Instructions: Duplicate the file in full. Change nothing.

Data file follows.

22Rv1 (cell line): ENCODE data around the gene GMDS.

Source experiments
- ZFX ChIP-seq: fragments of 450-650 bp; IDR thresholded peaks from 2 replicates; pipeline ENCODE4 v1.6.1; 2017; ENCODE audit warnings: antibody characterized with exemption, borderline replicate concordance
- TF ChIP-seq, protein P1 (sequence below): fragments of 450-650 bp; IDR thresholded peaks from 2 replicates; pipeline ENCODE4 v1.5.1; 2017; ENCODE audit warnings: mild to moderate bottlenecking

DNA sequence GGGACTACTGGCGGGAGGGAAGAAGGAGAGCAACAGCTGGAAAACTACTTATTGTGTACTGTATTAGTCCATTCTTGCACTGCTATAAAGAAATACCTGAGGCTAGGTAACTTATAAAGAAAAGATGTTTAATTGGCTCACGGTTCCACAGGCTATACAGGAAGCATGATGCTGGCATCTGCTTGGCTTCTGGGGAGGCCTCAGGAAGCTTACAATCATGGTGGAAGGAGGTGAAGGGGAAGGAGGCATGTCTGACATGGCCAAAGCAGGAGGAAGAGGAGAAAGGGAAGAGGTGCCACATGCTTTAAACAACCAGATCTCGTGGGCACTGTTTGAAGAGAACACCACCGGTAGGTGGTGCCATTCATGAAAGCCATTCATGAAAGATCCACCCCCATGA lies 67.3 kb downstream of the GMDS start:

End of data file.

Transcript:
22Rv1 (cell line): ENCODE data around the gene GMDS.

Source experiments
- ZFX ChIP-seq: fragments of 450-650 bp; IDR thresholded peaks from 2 replicates; pipeline ENCODE4 v1.6.1; 2017; ENCODE audit warnings: antibody characterized with exemption, borderline replicate concordance
- TF ChIP-seq, protein P1 (sequence below): fragments of 450-650 bp; IDR thresholded peaks from 2 replicates; pipeline ENCODE4 v1.5.1; 2017; ENCODE audit warnings: mild to moderate bottlenecking

DNA sequence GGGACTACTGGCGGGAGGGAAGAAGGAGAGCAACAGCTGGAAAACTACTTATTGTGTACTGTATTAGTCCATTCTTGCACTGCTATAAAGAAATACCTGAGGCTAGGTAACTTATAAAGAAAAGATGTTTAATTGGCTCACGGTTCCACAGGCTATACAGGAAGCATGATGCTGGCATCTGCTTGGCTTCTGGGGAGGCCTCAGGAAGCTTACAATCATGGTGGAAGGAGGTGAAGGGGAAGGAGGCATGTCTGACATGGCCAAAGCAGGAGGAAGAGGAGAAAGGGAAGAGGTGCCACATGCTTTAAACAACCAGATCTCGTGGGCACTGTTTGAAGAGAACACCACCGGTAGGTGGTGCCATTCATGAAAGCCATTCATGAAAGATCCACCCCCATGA lies 67.3 kb downstream of the GMDS start: